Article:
Designing Your Childcare or School Space 

Utilizing every inch of your childcare center or school in the most effective way possible will provide a much better environment for the children, the parents, the teachers, and your profitability.

Efficiency is one of traits that promotes and inspires professionalism. Professional ownership, promotes professional management promotes better teachers and more attentive, happier and better educated children. A well-designed, professionally functional center will stand out next to most competitors. Separating your center or school from your competition earns you more word of mouth advertising and more clients. It’s key to know that most anyone can do something 90% right. It’s pushing for the last 10% that separates you from the pack. Designing your space correctly is one of the items commonly overlooked in the last 10%.

When you’re designing or re-designing your space, keep the following items in mind.

  1. Try to make 80% of your internal space licensed, classroom space. It’s very easy to think that wide hallways look good. They do, but too wide may mean losing licensed space and profits.
    a. For Example: If you have a center hallway structure and you make your 60-foot hallway four feet wider than required (very common) then you give up 240 square feet that could have been used for classroom space.
    b. 240 SF divided by 35 SF per child equals the loss of room for 6.86 more children.
    c. Assuming weekly tuition of $125 for 52 weeks a year, you give up $44,571 in annual revenue.
    d. Over ten years, that $445,710 in revenue.
    e. If you have an EBITDA (cash flow) of 20% of revenue, then you have given away $89,142 that could have been income to you and your family.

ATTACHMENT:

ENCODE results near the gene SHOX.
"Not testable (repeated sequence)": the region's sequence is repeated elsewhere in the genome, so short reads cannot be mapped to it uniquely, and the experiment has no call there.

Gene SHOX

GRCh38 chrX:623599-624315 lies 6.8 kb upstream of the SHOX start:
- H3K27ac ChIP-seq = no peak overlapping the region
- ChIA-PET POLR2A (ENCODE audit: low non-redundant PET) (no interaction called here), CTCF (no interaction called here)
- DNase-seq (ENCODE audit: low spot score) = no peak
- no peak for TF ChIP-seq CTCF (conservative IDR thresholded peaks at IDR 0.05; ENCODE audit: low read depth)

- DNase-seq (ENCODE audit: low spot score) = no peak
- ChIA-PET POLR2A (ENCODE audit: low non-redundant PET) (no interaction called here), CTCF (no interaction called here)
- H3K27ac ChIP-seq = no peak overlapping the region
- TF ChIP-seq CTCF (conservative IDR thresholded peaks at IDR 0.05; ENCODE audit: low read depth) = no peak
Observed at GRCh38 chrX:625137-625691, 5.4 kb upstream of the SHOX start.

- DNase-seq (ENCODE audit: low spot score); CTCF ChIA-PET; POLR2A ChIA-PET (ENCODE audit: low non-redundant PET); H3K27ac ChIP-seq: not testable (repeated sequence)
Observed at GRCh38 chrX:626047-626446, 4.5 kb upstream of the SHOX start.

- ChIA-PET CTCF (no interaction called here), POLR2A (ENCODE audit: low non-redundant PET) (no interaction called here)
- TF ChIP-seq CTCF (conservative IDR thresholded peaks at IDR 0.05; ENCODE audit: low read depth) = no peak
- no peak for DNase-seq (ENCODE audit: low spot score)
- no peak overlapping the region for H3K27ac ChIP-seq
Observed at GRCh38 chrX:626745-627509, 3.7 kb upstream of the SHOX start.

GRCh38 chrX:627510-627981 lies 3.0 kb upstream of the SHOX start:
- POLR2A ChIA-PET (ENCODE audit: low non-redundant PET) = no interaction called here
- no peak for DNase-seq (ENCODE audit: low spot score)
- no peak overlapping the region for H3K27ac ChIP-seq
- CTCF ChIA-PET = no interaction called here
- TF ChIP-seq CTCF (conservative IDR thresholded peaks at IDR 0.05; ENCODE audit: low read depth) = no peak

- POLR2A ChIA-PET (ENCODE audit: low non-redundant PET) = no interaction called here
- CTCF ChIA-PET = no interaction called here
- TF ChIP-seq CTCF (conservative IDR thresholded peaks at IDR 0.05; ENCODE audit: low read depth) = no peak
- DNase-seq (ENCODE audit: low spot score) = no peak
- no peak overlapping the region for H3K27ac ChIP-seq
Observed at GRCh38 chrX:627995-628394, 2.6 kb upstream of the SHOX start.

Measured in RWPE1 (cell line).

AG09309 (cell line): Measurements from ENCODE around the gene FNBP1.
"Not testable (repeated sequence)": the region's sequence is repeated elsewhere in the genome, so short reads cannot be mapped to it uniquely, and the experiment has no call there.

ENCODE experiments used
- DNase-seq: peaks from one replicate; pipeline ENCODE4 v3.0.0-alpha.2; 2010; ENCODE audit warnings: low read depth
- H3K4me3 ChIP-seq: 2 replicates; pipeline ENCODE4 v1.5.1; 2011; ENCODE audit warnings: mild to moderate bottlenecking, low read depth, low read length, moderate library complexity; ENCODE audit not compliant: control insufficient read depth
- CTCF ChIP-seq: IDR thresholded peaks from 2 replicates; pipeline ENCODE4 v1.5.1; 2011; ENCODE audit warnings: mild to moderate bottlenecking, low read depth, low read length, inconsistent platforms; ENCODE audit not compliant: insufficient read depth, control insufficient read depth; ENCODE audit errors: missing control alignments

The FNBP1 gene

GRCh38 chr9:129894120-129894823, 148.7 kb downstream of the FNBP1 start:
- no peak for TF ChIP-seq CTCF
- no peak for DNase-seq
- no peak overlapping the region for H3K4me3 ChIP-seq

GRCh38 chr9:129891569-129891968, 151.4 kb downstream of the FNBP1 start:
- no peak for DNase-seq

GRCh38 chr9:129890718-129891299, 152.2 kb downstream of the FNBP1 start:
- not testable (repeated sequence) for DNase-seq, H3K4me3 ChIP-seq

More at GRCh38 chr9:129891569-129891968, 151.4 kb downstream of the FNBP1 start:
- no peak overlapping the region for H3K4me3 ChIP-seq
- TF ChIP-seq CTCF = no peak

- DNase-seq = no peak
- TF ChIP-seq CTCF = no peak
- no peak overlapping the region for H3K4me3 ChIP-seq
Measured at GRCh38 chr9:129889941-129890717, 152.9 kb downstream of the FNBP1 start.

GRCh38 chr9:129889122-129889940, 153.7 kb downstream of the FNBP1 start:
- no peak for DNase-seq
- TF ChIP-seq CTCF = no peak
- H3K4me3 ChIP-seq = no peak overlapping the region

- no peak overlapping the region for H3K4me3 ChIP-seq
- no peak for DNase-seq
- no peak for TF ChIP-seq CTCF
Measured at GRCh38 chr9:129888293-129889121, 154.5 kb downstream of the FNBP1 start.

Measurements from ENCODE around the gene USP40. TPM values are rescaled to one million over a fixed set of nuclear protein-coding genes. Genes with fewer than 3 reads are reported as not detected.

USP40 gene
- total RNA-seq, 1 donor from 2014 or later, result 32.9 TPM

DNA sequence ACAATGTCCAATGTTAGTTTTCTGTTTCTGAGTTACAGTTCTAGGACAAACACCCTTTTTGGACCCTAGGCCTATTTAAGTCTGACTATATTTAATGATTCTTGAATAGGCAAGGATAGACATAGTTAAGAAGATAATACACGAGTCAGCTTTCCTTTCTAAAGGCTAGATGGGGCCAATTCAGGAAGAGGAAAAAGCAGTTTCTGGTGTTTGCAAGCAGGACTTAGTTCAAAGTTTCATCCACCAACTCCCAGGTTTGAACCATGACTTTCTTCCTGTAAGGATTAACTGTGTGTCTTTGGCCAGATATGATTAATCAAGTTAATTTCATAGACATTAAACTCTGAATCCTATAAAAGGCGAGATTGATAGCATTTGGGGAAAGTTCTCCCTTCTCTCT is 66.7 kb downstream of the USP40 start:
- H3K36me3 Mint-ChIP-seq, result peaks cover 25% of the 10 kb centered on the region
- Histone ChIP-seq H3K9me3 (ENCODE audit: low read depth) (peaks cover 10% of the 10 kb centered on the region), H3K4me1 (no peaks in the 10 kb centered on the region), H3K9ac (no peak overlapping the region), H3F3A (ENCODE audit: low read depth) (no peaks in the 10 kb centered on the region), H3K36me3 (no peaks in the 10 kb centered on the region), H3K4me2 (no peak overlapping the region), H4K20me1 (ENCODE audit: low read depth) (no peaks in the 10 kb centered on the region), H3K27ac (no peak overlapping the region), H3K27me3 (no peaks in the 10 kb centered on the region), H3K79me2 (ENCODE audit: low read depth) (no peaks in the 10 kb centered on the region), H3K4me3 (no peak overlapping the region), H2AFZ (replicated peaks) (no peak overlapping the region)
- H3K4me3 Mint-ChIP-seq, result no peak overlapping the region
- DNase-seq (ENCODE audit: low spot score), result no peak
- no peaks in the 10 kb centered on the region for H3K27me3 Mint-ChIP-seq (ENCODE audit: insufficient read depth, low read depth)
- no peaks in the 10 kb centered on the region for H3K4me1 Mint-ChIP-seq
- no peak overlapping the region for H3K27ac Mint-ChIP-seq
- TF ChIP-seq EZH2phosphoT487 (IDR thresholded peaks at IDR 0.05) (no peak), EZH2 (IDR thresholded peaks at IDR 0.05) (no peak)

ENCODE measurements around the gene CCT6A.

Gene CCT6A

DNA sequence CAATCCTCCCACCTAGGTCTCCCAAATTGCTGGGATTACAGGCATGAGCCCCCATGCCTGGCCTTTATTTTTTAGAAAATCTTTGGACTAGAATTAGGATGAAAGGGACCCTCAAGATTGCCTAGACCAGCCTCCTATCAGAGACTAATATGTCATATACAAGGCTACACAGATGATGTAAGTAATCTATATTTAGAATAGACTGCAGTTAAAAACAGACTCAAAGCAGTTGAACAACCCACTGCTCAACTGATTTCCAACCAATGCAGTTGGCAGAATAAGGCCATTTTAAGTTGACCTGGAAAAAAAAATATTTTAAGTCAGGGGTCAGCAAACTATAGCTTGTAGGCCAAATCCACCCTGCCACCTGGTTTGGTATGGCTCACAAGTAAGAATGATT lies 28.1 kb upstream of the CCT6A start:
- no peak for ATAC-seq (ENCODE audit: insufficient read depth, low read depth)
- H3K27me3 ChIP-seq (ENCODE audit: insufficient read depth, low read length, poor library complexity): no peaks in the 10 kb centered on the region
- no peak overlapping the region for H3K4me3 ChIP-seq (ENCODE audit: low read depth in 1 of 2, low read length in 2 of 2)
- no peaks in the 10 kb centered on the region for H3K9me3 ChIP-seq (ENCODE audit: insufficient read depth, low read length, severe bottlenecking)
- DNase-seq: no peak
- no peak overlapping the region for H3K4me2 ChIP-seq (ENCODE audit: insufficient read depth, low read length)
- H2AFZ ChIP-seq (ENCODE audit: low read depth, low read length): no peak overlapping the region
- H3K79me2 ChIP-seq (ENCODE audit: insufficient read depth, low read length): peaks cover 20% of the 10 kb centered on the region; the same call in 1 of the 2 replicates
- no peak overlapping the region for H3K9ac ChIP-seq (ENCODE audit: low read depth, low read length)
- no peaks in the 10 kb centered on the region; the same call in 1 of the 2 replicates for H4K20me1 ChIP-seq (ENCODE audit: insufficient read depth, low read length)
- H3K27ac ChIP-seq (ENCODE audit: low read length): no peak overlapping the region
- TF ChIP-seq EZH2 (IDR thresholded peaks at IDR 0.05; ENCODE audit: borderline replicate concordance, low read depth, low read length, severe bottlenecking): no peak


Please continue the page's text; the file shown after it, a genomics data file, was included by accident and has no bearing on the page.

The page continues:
f. That’s just for two feet on each side a one hallway.
  2. Avoid the big office giveaway. Unless you have a large management staff actually using the big office, then the best office is the one that contains your necessities (desk, computer, printer, space to talk with parents). Otherwise, your office can become very expensive real estate.
  3. When possible, place your center on the “morning” side of the street. This means that you want to be on the side that parents are most likely to travel on their way to work. Anything that saves a working parent time or effort is helpful.
  4. Place your center close enough to the road to seen but not so close that passing cars become a danger.
  5. Keep the mental picture in mind during the interior design phase. Nobody wants a bathroom next to the kitchen.
  6. If you can, provide drive-up coverage so rainy days don’t cause mom, dad or your teachers take a second shower in the mornings.
  7. Keep in mind that you don’t have to build a $3,000,000 center to make these things work. They can be done on a budget or modified to improve your center even if you center is smaller or less elaborate.

So, here are just a few of the ways to improve the design of your center or school and increase your profitability.

Best to you….Brad Barnett, President BFS®

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